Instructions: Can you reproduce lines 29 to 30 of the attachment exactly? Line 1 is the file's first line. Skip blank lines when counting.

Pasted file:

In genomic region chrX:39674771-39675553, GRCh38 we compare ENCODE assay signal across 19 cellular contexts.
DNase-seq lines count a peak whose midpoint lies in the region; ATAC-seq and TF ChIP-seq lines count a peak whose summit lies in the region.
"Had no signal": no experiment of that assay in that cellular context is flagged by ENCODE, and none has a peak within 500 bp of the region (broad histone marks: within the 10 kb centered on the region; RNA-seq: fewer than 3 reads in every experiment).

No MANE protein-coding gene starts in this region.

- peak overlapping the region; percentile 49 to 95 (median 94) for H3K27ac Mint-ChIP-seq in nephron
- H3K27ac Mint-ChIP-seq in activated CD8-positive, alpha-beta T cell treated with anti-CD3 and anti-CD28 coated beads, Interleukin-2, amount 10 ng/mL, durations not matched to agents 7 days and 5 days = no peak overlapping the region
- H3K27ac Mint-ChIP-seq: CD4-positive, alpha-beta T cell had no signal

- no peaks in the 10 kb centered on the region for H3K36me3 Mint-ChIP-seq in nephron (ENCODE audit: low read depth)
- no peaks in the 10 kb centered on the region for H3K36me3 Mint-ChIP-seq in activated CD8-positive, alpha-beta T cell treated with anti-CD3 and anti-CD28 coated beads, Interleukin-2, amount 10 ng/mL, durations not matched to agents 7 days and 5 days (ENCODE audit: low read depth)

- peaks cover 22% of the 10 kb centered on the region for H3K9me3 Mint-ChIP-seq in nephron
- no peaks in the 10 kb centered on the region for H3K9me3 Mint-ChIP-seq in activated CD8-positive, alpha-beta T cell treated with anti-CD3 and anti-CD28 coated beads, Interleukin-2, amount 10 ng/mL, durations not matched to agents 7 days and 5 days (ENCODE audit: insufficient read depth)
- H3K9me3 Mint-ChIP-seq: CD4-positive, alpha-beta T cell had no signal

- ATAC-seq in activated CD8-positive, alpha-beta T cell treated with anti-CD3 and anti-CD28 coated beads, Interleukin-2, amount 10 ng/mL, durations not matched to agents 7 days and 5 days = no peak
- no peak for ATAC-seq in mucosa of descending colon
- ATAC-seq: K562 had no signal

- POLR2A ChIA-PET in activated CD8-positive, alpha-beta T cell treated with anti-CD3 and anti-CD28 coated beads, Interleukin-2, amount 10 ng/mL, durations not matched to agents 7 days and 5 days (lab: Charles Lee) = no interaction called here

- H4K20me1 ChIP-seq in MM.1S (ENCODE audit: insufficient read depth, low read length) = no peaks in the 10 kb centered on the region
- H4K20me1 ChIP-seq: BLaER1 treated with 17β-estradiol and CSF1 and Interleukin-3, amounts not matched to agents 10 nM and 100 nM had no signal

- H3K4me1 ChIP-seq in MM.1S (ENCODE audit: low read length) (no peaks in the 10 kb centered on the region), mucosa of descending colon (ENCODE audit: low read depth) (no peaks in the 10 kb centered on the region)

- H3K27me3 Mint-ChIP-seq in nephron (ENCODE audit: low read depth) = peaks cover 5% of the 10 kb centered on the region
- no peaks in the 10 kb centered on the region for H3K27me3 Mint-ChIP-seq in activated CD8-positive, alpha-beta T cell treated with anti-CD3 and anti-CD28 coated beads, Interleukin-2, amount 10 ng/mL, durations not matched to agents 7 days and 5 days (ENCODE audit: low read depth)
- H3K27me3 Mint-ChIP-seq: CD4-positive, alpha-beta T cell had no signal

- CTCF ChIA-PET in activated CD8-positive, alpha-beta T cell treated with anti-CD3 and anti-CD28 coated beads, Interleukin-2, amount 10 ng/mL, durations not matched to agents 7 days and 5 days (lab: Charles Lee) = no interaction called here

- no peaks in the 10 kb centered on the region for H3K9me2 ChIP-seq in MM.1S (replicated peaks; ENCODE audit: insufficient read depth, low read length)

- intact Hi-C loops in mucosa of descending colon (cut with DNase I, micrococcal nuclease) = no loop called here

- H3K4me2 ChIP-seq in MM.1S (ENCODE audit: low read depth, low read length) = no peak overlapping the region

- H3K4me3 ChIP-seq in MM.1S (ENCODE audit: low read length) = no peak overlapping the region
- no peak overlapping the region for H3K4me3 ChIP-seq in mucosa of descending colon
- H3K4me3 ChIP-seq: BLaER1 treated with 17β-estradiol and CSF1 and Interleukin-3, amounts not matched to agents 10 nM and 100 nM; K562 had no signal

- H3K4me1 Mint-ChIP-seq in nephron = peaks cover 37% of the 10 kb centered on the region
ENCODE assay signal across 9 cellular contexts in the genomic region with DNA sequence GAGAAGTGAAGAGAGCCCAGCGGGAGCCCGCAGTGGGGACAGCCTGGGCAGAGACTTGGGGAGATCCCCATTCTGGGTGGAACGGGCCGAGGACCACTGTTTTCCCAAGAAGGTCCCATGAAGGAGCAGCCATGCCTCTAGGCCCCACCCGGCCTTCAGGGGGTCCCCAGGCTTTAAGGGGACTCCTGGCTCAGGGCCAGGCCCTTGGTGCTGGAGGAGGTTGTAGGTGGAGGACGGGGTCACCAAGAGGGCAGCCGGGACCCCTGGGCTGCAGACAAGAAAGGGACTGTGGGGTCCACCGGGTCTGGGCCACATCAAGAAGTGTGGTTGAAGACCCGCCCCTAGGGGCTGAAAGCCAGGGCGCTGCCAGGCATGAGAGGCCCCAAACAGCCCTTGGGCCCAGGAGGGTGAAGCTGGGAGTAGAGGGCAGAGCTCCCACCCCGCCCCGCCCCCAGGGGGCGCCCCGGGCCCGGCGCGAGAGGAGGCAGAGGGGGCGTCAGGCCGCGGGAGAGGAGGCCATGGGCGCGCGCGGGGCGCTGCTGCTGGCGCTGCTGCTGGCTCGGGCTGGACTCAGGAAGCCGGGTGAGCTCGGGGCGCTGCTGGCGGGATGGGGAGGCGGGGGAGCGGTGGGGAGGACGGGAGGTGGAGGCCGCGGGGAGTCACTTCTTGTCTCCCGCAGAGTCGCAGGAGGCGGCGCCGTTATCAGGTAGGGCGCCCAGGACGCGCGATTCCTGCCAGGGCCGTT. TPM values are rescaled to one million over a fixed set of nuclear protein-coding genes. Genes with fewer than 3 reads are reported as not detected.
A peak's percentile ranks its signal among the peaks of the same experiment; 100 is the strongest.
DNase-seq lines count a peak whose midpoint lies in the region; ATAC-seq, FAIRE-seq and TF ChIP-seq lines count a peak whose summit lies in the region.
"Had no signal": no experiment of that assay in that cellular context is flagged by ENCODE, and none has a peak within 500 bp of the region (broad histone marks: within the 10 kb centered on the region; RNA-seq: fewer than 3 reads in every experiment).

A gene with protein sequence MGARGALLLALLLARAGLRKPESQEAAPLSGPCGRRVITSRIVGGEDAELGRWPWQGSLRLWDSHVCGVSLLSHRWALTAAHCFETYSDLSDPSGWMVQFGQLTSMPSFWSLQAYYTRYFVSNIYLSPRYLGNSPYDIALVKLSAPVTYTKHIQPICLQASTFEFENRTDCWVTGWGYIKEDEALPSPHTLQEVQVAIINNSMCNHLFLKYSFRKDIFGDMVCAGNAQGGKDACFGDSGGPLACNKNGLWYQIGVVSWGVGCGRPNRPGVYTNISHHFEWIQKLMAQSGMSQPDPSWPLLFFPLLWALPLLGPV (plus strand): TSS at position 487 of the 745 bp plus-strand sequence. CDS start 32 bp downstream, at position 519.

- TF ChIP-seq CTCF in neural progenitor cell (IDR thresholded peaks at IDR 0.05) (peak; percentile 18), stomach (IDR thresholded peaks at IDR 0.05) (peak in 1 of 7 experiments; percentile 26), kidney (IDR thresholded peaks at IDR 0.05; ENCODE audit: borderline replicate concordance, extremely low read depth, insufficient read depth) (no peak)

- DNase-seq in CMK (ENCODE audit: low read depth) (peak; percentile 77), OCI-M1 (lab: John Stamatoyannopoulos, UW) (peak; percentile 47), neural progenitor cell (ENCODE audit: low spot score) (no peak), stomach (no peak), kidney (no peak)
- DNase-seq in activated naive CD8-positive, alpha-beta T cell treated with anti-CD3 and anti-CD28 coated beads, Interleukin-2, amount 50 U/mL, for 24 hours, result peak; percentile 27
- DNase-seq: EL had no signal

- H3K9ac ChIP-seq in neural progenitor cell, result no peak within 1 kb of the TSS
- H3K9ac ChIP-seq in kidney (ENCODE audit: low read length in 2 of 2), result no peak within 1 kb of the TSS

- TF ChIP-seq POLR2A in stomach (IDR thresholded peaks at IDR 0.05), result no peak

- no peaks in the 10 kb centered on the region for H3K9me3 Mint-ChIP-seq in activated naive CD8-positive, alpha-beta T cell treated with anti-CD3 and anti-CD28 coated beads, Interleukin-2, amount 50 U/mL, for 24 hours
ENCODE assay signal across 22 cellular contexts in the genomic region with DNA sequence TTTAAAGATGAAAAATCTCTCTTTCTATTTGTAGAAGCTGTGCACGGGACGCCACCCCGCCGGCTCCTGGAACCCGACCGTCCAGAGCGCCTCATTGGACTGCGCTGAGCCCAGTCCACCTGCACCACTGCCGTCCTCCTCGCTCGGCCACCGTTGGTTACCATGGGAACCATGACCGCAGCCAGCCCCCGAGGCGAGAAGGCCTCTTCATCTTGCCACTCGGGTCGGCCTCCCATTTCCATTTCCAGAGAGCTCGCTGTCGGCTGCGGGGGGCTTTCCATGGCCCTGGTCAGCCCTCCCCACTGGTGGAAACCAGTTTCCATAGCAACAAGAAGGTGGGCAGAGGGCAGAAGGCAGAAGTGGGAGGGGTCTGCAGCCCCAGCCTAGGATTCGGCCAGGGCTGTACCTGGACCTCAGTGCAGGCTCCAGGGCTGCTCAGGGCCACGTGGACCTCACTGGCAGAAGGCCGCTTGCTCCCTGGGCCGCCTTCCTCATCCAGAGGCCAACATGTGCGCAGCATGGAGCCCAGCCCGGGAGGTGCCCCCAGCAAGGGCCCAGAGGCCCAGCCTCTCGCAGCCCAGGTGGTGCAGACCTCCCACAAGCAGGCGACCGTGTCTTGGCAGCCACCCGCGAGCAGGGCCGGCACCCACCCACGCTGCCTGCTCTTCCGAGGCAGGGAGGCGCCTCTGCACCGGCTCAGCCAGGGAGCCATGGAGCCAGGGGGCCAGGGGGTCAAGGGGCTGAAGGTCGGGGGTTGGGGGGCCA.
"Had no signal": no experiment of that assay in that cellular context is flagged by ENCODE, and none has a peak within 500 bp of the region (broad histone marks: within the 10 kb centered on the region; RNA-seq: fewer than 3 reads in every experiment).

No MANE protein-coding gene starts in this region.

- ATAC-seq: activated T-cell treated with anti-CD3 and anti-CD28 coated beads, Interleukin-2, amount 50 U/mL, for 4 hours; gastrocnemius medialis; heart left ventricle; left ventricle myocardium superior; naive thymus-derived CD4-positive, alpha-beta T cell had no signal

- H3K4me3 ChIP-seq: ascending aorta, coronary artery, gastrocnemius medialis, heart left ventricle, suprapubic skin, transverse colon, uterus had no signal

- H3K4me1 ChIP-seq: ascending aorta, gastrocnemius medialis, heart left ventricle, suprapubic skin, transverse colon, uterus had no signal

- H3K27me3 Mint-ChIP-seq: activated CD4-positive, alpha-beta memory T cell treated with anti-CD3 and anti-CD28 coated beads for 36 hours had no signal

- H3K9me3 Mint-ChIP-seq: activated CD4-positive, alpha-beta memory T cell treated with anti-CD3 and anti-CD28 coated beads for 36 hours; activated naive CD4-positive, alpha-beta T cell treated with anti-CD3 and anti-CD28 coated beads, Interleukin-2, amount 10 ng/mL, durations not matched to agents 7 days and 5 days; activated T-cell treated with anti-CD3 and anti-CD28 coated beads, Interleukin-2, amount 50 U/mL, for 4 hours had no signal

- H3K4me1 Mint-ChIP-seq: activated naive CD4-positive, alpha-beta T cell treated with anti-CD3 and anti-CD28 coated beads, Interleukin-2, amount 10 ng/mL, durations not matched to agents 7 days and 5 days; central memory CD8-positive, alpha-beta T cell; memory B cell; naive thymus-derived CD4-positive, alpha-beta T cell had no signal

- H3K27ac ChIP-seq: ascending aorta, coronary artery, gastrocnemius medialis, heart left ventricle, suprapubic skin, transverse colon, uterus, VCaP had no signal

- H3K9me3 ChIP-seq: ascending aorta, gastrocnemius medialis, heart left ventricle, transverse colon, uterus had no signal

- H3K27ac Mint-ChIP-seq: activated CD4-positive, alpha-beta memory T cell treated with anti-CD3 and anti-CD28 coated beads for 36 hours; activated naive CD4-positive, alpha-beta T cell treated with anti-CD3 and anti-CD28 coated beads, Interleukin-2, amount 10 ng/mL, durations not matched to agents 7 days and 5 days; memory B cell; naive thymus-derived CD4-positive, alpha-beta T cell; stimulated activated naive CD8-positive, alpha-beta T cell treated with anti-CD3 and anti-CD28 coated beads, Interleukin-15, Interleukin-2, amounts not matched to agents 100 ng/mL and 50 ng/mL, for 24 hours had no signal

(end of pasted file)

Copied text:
- H3K4me3 ChIP-seq: BLaER1 treated with 17β-estradiol and CSF1 and Interleukin-3, amounts not matched to agents 10 nM and 100 nM; K562 had no signal

- H3K4me1 Mint-ChIP-seq in nephron = peaks cover 37% of the 10 kb centered on the region